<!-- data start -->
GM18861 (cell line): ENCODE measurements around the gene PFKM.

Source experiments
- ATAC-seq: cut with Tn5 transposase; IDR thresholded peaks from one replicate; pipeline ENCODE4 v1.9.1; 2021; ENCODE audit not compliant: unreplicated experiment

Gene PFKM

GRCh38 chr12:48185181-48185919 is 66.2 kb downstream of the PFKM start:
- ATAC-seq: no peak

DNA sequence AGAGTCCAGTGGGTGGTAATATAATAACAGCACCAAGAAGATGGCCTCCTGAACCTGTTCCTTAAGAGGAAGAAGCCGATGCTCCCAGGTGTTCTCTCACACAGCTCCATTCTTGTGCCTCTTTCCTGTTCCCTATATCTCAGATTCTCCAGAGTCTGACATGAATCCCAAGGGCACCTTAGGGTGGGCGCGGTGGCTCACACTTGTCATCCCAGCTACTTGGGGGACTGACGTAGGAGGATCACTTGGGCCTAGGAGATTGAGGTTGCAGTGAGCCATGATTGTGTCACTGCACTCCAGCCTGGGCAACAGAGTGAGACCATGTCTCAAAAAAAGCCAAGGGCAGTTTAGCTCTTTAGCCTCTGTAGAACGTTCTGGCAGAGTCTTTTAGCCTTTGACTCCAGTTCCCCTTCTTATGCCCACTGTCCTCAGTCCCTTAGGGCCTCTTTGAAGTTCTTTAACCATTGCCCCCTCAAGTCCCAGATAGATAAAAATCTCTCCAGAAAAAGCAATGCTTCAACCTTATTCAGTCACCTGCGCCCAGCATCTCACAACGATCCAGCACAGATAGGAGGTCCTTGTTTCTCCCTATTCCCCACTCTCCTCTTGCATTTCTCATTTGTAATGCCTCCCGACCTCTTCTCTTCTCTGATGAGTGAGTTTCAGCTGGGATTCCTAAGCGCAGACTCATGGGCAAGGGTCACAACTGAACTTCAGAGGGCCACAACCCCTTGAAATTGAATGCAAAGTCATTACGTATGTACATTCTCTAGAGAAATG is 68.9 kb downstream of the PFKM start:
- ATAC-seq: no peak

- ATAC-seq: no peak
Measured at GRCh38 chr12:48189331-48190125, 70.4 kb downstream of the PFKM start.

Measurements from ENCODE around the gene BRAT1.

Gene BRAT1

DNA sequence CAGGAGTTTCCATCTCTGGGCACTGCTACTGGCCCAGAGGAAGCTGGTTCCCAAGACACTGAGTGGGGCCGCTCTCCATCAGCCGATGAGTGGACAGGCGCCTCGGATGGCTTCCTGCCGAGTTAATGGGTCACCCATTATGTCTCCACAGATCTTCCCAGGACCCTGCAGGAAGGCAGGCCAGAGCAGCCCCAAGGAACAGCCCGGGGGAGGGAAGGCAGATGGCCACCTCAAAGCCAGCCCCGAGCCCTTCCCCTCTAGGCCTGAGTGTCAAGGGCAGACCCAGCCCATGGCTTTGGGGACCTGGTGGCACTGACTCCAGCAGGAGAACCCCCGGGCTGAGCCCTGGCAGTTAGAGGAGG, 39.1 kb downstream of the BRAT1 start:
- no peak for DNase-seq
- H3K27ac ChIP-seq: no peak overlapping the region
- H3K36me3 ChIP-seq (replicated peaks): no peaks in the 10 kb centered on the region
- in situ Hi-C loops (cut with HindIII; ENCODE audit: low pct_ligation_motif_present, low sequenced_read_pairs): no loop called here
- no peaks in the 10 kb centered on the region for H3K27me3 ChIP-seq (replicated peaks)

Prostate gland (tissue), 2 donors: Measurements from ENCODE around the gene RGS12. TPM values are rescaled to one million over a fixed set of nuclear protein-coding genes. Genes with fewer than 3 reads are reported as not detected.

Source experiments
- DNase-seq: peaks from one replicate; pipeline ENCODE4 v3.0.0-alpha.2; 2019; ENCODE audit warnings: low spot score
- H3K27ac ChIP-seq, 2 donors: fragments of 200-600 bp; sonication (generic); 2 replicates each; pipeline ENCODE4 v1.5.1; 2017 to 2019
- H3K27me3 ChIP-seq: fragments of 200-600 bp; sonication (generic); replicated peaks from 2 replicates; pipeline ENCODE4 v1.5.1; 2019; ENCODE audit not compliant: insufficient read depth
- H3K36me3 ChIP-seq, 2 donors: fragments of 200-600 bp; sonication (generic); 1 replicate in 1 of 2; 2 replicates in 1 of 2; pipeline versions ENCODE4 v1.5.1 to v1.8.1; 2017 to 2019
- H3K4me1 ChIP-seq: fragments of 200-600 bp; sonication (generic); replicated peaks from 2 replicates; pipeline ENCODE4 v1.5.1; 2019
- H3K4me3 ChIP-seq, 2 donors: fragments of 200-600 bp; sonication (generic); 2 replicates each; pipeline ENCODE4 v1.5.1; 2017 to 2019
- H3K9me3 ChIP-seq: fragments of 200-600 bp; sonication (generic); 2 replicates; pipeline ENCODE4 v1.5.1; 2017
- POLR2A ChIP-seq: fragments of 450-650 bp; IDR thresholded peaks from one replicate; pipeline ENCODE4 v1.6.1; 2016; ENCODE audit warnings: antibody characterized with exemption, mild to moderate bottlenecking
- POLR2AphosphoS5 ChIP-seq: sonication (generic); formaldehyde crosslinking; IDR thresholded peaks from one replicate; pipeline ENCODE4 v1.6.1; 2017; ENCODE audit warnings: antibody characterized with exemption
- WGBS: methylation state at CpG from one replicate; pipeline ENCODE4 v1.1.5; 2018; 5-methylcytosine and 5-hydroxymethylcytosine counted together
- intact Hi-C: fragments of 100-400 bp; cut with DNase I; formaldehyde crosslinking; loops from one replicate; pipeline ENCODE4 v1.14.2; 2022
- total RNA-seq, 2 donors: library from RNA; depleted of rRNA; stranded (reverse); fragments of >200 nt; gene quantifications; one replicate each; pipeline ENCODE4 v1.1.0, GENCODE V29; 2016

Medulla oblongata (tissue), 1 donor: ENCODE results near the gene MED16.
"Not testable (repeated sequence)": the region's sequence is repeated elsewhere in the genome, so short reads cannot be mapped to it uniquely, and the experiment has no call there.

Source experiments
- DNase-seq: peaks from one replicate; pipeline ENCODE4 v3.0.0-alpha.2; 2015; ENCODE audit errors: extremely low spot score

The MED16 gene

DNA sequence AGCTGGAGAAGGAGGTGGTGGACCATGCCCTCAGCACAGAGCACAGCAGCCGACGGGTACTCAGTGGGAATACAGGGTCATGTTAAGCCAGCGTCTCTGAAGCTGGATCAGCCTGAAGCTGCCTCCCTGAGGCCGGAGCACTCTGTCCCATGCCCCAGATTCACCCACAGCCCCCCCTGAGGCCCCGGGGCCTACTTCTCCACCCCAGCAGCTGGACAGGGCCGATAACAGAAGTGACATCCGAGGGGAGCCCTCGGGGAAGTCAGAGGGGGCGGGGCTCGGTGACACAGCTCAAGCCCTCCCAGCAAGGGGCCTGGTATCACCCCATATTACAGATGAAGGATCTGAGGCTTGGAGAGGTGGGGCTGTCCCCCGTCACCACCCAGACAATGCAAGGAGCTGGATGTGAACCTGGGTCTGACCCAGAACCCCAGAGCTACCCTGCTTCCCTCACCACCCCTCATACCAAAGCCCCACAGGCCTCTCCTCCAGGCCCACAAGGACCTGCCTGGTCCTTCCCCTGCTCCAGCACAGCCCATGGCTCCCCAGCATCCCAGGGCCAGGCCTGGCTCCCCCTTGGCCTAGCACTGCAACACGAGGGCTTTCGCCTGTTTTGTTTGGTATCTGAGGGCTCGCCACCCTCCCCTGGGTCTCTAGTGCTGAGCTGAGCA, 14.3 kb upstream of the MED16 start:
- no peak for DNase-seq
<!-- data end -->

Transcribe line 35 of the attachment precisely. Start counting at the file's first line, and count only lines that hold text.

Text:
Source experiments